Texts Taught in American High Schools and Their Significance

Throughout four years of high school education, the mind takes on an intense amount of information. Centuries of history, overwhelming mathematics equations, and the world of science. However, there seems to be one subject many take away with them as high school comes close; literature.

One theme kept in many American educational systems is the texts taught to students. Although many can’t remember how to find pi, the lessons learned from stories live on. However, why are these same works used year after year? What is their significance?

Romeo and Juliet (1594-96)

William Shakespeare's Romeo and Juliet. Commonly read in American high schools.
Credit to: playbill.com

Considered one of the most famous plays in history, Shakespeare’s work has been an example of literature across the world. First published in 16th century Europe, his primary source for the plot came from English poet, Arthur Brooke’s, The Tragicall Histore of Romeus and Juliet. Encased with love, drama, and tear-jerking monologues, it’s a tragedy loved by many.

The story takes place in Verona, Italy, and follows the long-lived hatred between the Montagues and Capulets. Their outburst is so horrible that the Prince had to intervene. Although tensions remain high between the prominent families, the Capulets find the spirit to host a dance. Sneaking in with his friends, the son of Montague, Romeo attends the dance. Spotting Juliet, the pair immediately fall in love, though unaware of each other’s identities.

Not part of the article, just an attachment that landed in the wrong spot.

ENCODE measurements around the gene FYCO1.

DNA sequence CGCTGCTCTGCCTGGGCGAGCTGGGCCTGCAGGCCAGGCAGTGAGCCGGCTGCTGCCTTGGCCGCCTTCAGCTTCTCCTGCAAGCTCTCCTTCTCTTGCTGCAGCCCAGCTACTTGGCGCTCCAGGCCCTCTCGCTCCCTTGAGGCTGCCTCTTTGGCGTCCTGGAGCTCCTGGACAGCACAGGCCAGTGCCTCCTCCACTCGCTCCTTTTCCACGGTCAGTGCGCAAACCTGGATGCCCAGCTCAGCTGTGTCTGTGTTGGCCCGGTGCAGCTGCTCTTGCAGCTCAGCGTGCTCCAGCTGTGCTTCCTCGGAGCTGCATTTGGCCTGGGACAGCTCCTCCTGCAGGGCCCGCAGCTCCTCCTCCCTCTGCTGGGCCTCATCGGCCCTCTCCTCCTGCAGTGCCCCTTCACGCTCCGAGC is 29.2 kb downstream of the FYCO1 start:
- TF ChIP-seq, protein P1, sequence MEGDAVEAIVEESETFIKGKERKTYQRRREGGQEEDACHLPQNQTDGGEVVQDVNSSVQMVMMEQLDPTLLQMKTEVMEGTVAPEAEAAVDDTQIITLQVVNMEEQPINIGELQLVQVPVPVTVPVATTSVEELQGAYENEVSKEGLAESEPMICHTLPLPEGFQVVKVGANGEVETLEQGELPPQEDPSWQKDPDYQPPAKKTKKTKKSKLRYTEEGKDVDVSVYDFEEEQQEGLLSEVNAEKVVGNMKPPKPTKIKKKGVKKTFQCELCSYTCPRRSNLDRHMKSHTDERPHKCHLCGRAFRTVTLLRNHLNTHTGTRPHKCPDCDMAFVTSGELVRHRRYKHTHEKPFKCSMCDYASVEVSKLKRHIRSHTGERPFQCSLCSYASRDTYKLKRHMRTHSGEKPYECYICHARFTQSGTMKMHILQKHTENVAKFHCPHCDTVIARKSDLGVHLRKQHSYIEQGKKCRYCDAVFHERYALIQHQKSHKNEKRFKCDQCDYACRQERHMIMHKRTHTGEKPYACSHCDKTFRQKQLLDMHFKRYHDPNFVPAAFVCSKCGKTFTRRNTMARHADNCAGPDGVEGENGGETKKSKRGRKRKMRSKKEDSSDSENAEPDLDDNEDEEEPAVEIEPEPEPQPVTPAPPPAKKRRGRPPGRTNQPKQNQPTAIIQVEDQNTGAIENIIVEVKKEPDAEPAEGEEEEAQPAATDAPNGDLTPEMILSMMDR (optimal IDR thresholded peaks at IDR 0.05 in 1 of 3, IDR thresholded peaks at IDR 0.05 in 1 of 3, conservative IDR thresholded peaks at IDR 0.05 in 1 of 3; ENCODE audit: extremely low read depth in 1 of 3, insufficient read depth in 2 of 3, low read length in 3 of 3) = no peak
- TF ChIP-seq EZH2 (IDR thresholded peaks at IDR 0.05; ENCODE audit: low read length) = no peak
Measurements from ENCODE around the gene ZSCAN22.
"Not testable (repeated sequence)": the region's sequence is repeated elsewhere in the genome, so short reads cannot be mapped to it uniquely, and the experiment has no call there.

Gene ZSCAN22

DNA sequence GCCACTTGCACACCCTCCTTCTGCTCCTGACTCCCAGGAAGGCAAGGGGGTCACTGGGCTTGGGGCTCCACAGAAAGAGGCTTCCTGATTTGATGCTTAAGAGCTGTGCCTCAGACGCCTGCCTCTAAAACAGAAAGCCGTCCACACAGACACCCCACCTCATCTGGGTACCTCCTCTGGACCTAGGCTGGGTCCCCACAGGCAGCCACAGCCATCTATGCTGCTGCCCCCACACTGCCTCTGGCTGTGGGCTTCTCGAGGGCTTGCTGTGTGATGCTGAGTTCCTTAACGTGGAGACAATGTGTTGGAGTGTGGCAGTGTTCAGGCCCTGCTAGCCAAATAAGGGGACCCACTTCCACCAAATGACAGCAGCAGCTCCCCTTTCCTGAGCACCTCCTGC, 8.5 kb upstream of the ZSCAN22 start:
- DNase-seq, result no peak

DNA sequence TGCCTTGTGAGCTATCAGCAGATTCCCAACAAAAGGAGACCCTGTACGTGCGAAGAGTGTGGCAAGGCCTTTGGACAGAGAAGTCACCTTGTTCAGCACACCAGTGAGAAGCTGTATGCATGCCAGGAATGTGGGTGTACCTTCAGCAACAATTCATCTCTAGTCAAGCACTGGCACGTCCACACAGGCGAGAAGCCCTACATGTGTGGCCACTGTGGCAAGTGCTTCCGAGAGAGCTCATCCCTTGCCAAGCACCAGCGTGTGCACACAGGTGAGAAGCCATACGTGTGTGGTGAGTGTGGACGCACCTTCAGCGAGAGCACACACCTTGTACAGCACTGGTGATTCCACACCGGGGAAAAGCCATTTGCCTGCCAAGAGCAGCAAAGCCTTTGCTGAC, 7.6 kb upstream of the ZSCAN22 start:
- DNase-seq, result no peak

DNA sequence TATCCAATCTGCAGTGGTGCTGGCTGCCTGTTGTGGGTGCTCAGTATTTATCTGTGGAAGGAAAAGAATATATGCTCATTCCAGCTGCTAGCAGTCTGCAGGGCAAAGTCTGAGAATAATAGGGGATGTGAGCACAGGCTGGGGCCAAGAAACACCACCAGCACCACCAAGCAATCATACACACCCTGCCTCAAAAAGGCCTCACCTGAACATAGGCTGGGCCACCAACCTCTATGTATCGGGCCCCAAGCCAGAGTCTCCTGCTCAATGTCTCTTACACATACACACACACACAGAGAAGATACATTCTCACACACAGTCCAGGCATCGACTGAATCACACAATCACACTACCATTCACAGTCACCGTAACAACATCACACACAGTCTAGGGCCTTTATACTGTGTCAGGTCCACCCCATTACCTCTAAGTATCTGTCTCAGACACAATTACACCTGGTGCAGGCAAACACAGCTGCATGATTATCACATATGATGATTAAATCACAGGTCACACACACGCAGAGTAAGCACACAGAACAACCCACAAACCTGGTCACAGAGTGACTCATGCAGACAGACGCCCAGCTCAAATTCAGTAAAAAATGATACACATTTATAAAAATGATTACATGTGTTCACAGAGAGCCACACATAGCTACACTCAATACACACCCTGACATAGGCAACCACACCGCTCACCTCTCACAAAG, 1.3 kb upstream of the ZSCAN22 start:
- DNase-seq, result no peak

In spite of their rivaling families, the pair meet in secret once again. Confessing their true love, the young couple agrees to marry and run away. Eventually, a stubborn cousin of the Capulets, Tybalt, discovers their love and is furious. This results in a lot of blood, as Tybalt slaughters Romeo’s dear friend, Mercutio. Enraged at the moment, Romeo kills Tybalt. All the while, Juliet awaits to marry Romeo.

Guilty of murder, Romeo flees to the neighboring city. Desperate to be with him, Juliet seeks help from Friar Laurence. She decides to fake her own death by ingesting a sleeping tonic. Believed by all, word spreads to Romeo. Heartbroken, he visits Juliet’s grave and is overcome with grief. Drinking real poison, Romeo dies just as Juliet wakes. To be with Romeo, Juliet stabs her heart with a dagger.

The story ends with the two families reconciling their differences, unsure of what their quarrel was even about. Taught to young teens in school, themes of grudges and antiviolence play a large role. However, the main theme is love and how it can be a beautiful, yet catastrophic thing to behold.

To Kill a Mockingbird (1960)

Cover of To Kill a Mockingbird by Harper Lee. A common novel read in American high schools.
Credit to: britannica.com

This work of fiction was published in the 20th century by American author Harper Lee. Referred to as one of the most common novels taught in schools across the U.S., it won a Pulitzer Prize just a year later. 

The setting takes us to the deep south, in the fictional town of Maycomb, Alabama. As many struggle to carry on through the Great Depression, the town finds more problems of its own. When a prominent lawyer, Atticus Finch, volunteers to defend a black man accused of rape, the town is in an uproar. Finch’s children, Jean Louise (“Scout”) and Jeremy (“Jem”) have been raised in a just and empathetic household, taught by their father that it’s a “sin to kill a mockingbird.”

Regardless of Finch’s argument that the victim was attacked by her father, Bob Ewell, the man is convicted. In spite of the town’s threats to lynch him, he is killed when trying to escape. He is the metaphorical “songbird” that is sinfully slaughtered. Scout and Jem have adventures of their own, finding a fascination with their reclusive neighbor, Arthur “Boo” Radley. Radley makes his presence known through many noble acts, saving the children from an angry Bob Ewell.